Carver’s C34 abounds with details that impress experienced skippers, such as raised edges on stair treads to ensure safe footing, deep hatch gutters to promote good drainage and keep gear dry, and cleat placement that provides security and several options while docking, anchoring or rafting with other boats. Also, from its seven-seater flying bridge lounge to its two-stateroom, two-head cabin plan, the C34 boasts features bound to impress guests.
What else did we discover? Read on, learn more details, and take a vicarious ride aboard the Carver C34.
While the C34 topped out at 31.8 mph, I was more impressed with the comfort this broad-bow, straight-stem little yacht delivered at 24 mph cruising in our test day’s blustery Atlantic chop: I enjoyed both the ride and the view from the flying bridge, and that’s not something that can be said of all flying bridge boats this size.
Running from a flybridge is like being on the long end of a stick. Motion is amplified. The three major components of a boat’s motion — roll, pitch and heave — which can feel comfortable at deck level, often become tortuous when experienced from 8 or 10 feet higher. It’s hard to pin down exactly why a certain boat behaves a certain way in a given set of conditions, but in the C34’s case, we can make some assumptions as to why it delivers a rather comfortable ride.
For one thing, its straight stem gives it a longer waterline length than those of similar boats possessing similar length overall (LOA), such as Meridian’s 341 Sedan ($545,201, with twin 320 hp MerCruisers), allowing it to bridge waves a bit better and reduce pitch. Though its 18,000-pound displacement is par for this class, the C34 is not as tall as comparable boats, yet it’s a bit wider. Both attributes contribute to stability. The aluminum trusses I saw installed during the plant tour portion of this test helped prevent the house from being wracked. Subjectively, the boat feels balanced, and it responds as expected to input at the helm.
On the flying bridge, snap-in woven carpet, a plush swiveling helm chair, an aluminum-frame venturi and two large Raymarine touch screens made this skipper feel comfortable. (However, the teeny compass needs to go; a boat like this demands a 5-inch, flat-card compass, in my opinion.) There’s a lounge that seats seven guests wrapping to port. Behind that is a thick sun pad ringed by a stainless-steel rail. A stowage locker beside the helm features a recessed tray top and a built-in stereo. A taut and rugged Bimini top covers all, and the steps to the cockpit feature grippy nonskid and the aforementioned raised-lip risers.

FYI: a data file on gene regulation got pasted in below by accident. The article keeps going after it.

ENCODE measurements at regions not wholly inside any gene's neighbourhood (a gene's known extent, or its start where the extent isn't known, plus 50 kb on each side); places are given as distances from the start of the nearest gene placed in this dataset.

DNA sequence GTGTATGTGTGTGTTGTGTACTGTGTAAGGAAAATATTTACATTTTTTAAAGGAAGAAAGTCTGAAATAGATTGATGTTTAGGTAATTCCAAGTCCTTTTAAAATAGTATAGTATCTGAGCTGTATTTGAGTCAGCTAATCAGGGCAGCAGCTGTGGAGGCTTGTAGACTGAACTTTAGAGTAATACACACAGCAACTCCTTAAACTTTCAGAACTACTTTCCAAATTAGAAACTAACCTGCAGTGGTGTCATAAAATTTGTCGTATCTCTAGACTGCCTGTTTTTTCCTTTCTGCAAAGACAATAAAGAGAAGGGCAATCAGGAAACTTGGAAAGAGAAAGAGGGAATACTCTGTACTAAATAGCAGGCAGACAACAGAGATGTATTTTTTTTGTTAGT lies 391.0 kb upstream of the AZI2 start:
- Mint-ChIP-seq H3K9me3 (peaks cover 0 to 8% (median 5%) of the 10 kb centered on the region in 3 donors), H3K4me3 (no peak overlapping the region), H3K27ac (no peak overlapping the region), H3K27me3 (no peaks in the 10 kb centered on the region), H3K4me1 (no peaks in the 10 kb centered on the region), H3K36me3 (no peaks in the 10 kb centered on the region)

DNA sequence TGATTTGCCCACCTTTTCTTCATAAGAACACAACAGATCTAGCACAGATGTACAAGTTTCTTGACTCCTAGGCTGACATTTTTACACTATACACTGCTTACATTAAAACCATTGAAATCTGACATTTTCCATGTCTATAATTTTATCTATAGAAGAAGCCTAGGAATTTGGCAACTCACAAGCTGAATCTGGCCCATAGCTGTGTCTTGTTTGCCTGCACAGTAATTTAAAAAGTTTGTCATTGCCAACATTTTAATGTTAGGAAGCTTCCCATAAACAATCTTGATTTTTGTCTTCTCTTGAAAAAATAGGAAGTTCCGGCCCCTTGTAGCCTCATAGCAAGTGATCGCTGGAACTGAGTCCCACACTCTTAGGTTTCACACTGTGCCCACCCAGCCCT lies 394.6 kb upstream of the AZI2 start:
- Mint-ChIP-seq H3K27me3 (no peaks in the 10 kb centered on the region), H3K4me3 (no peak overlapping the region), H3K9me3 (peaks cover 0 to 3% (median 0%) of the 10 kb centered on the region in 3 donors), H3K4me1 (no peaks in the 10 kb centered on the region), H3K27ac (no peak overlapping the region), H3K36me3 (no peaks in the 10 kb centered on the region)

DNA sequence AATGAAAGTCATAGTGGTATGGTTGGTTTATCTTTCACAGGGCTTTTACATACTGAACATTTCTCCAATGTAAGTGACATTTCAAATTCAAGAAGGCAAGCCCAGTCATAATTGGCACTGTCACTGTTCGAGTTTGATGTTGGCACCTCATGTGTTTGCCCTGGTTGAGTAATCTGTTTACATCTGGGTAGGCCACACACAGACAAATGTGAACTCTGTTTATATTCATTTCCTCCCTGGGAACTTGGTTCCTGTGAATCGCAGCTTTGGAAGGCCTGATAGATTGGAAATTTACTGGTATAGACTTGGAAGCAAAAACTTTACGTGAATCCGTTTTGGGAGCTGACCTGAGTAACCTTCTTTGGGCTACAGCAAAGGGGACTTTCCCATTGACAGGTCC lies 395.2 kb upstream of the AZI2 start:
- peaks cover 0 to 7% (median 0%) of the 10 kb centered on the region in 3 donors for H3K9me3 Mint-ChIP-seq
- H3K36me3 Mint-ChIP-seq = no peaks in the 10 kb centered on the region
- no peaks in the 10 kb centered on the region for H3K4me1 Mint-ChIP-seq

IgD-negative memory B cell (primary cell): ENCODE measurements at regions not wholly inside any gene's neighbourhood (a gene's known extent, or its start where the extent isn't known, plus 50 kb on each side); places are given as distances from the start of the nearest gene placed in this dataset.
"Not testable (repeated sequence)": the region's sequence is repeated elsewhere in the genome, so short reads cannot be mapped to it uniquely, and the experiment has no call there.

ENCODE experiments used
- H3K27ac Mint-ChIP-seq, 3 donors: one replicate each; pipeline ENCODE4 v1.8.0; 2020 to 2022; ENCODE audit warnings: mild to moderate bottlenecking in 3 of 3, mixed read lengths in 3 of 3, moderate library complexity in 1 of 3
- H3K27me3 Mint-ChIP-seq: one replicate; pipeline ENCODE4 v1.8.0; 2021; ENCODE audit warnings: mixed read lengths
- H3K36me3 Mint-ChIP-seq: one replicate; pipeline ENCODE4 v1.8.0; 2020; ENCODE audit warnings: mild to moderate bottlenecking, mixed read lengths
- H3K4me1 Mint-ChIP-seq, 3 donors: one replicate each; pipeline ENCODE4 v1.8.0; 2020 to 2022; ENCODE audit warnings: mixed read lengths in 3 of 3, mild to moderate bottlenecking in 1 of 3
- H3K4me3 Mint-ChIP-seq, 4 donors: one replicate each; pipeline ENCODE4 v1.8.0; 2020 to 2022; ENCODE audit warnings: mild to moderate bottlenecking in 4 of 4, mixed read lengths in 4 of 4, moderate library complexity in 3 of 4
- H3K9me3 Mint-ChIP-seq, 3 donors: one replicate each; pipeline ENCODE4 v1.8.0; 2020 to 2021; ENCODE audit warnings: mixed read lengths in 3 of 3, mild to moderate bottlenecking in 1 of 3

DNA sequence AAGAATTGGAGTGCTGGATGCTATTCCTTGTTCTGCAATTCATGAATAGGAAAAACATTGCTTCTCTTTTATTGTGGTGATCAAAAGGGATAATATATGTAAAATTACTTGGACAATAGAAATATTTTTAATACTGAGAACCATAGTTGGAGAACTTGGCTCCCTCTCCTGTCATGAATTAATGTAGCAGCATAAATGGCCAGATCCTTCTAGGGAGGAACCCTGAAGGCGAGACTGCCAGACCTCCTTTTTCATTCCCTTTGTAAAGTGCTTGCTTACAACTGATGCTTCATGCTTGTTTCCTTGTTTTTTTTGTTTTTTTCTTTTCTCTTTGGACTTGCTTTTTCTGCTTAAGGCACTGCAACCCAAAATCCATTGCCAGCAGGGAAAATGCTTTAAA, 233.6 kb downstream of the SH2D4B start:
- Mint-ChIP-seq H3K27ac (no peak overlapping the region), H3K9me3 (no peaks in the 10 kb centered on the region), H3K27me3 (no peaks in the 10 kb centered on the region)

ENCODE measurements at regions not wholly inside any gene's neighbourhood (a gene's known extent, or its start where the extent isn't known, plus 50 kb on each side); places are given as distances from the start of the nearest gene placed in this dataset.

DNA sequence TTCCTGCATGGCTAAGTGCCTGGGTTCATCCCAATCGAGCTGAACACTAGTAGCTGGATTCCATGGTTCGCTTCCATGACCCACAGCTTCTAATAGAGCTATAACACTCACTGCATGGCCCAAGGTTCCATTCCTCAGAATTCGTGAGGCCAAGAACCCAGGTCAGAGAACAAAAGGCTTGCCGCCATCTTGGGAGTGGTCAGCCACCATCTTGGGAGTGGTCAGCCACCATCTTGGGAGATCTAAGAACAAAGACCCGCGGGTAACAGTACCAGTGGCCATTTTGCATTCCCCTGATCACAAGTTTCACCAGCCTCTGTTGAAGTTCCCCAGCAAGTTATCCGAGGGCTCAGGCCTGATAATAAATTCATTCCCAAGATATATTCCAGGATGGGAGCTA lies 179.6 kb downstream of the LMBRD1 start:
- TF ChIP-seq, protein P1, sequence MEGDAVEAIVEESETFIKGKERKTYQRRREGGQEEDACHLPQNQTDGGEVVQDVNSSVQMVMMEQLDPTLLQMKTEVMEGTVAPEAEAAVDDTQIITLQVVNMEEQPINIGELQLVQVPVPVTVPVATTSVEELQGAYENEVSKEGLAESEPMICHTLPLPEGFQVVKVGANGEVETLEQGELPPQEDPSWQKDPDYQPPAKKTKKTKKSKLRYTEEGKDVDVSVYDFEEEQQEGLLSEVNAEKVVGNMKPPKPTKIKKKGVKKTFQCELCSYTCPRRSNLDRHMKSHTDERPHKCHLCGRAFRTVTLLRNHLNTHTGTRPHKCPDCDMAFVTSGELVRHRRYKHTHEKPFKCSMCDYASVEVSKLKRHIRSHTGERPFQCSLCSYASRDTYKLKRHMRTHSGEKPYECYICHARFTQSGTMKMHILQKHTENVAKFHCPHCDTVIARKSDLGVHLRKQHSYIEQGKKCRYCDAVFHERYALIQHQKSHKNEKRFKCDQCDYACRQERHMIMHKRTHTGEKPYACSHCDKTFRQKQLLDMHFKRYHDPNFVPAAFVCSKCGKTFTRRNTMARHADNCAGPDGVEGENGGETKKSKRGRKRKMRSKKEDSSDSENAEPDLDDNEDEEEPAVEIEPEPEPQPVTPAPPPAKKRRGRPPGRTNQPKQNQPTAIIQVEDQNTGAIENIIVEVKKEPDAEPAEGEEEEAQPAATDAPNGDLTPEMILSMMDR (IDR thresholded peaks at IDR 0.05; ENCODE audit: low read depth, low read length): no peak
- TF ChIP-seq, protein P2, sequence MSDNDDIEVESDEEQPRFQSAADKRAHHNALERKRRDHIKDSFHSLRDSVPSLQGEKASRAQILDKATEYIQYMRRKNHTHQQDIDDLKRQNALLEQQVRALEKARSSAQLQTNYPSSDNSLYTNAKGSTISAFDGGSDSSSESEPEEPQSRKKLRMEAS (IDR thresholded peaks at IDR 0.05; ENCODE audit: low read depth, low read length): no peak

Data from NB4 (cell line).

The cabin impressed me. The C34’s decor achieves luxury, while remaining bright, functional and easy to maintain, thanks to an artful mix of faux wood, taut fabric and just the right amount of glossy fiberglass. Moreover, the twin, sliding-glass entry doors hinge open as well, swinging wide to seamlessly connect salon and cockpit. This arrangement will be just as useful for a cruising couple as it will when entertaining a dozen guests. In effect, it provides an express boat’s egress and access to and from the water while retaining the maximized living quarters only a bridge boat can provide in any given length. Small details, such as the handy little retainers for the miniblinds, also impressed.
The salon features a six-person settee and table that converts to a double berth. Opposite, find the U-shaped galley, with its two-burner cooktop (for cruising, specify a model with potholders), microwave and a deep sink. The two-tiered forward section of counter is functional and is also where a second control station can be fitted (price on request), a desirable option for those seeking climate-controlled helm time.
Belowdecks, the C34 boasts a two-stateroom layout. The starboard-side guest stateroom features twin berths that convert to a double, and is privatized by a wood door.
Across the passageway is the head, with its fiberglass stall shower. I sat on the shower seat and believe cruisers will find it a welcome amenity, particularly since the shower head can be used as a hand-held wand. The vanity sports a vessel sink. There’s an exhaust fan, and the fiberglass sole makes it easy to keep things sanitary.
The master stateroom features a residential-height master berth. We appreciate such residential-height berths not only for their ease of entry but also for the extra headroom and sense of space they provide. (Intangibles and a space’s “feeling” are important, in our view.) The round portholes, as distinctive here as when seen from outside, open for ventilation, yet dog down tight for rough-weather motoring. In all, I felt that one could comfortably “escape” one’s crew for a few hours in this stateroom. That’s a tough feat to accomplish aboard a 34-foot boat.
Sea-trial Carver’s C34. You might find that it manages to pull off numerous feats that other boats fail to accomplish.
Comparable model: Meridian 341 Sedan